quote Julie E. Czerneda’s online
Julie Czerneda is a Canadian author and editor whose first novel, A Thousand Words for Stranger, was published in 1997 by DAW Books. Since then, Julie has produced over a dozen more novels, edited fifteen anthologies, and written numerous short stories. Her work has won awards, consistently made bestseller lists, and garnered praise from readers and reviewers around the world.
As noted that same bio, Czerneda was a student at the University of Waterloo and thus she is fodder for A Year of Waterloo Region Speculative Fiction.
Czerneda’s 2001 Aurora Award-winner In the Company of Others is a stand-alone science fiction novel.
Interstellar exploration turned up dozens of worlds suitable for human occupation, given some well-thought-out terraforming. All that stands between humanity and endless frontiers is a bit of time, some ingenuity, will, and applied technology.
And the Quill. But the Quill on their own are enough to bring the space colonization effort to a sudden halt.
Edward Llewellyn-Thomas (1917- 1984) had a long and interesting career. Two elements of that career warrant inclusion here. The first is that towards the end of his life, he began writing and publishing science fiction under the pen-name Edward Llewellyn. The second is that he was a Professor in the University of Waterloo’s Psychology Department, something I only discovered while reading his obituary in 19841.
1984’s Salvage and Destroy is the fourth book in his Douglas Convolution sequence.
The Ult have ruled the Cluster for millennia, ever since the Drin, former masters of the Cluster, made the terrible mistake of contacting the then-barbaric Ult. Extermination denied the Drin the chance to learn from their error; the Ult, now the most civilized of civilized races, remember how they came to power. They will never make the mistake of handing a youthful barbarian race the keys to the stars.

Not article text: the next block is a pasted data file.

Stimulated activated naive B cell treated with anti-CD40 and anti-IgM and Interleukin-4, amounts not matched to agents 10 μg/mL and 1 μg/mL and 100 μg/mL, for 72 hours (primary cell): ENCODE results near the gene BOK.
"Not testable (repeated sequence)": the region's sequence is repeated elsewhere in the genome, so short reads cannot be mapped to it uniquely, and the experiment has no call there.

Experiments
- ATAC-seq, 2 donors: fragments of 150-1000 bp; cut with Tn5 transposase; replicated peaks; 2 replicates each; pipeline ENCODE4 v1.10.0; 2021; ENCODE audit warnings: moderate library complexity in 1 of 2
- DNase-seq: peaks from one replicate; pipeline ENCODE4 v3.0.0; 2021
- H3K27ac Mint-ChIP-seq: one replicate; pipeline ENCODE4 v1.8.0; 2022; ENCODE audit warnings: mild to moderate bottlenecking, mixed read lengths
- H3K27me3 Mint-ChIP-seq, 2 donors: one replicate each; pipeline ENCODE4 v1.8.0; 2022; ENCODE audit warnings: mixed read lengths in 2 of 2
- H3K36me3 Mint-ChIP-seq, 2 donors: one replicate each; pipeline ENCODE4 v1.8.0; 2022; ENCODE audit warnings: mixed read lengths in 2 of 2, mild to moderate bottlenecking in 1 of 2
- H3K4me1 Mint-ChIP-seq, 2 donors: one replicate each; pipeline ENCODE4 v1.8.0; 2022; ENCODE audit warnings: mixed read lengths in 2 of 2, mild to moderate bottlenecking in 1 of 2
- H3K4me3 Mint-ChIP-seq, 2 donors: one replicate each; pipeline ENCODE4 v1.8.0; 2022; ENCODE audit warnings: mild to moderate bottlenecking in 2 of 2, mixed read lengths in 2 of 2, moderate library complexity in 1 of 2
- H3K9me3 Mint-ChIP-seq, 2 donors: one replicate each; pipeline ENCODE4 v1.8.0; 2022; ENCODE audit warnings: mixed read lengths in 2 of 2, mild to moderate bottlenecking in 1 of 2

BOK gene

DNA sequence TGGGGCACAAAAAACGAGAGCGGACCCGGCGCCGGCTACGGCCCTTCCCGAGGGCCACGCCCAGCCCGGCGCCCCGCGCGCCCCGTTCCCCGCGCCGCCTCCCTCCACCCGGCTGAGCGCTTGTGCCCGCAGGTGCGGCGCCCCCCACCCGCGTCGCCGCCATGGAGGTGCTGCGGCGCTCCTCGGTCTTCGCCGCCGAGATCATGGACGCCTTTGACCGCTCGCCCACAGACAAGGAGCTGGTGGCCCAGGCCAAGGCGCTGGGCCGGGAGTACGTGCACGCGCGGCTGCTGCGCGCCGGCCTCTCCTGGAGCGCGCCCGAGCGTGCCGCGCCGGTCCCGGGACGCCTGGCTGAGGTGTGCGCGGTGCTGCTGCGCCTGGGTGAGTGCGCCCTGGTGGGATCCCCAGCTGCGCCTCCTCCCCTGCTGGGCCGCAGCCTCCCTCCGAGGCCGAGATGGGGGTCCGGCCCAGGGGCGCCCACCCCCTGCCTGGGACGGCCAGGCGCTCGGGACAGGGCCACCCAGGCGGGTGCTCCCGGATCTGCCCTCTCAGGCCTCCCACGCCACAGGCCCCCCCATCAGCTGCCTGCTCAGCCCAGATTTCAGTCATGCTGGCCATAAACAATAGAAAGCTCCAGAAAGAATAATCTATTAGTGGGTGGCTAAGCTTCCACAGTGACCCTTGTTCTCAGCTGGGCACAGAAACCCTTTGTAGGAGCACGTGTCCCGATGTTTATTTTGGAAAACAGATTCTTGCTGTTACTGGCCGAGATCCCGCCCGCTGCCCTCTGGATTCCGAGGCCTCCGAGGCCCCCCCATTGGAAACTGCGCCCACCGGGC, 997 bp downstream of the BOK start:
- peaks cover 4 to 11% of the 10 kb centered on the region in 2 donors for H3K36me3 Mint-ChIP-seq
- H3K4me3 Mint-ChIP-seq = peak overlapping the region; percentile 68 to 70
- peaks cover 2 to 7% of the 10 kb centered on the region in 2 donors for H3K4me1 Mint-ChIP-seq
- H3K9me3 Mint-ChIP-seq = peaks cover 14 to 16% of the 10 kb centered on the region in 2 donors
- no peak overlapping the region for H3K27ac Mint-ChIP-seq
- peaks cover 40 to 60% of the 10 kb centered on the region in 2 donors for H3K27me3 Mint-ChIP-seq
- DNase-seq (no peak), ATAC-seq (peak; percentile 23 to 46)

Their compulsively altruistic Ara cousins, on the other hand, could not leave well enough alone. Which gets us to the matter of the humans.
Canadian by choice Erin Bow is a physicist turned novelist, whose
work has won the TD Canadian Children’s Literature Award, the CBC
Canadian Literary Award, for the poems that became Ghost
Maps, the Monica Hughes Award twice, once for The
Scorpion Rules and once for Sorrow’s Knot, the
Book of The Year for Young Adults for The
Scorpion Rules. Shortlists
include the Pat Lowther (for Ghost
the Amy Mathers Award (for The
and currently the White Pine (for The
and the Sunburst (once for Plain
once for Sorrow’s
details on Bow can be found at her website.
2012’s secondary world fantasy Plain Kate is a stand-alone young adult novel. Young adult fiction is a lot like juvenile science fiction, except that teens actually buy and read young adult fiction.
Plain Kate to her neighbours in the village of Samilae, Katerina Carver is beautiful to her doting father. She demonstrates a talent for wood-working as a toddler; in a better world she would have become her father’s apprentice as soon as she came of age. In the rather dismal world in which she lives, disease takes Kate’s father from her before he has a chance to give her the legal status of apprentice. The carver’s guild then steps in to take from Plain Kate virtually everything else her father owned.
Bereft of everything save her father’s tiny market stall, the clothes on her back, some tools and her skills, Plain Kate is forced into a hand-to-mouth existence.
The mysterious stranger will cost Plain Kate even that.
British-born Canadian Matthew Hughes has lived in many places. One of them was Kitchener-Waterloo, which earns him a spot in A Year of Waterloo Region Speculative Fiction. Hughes writes in a wide range of genres, both non-fiction and fiction. To quote from his site, he has been employed as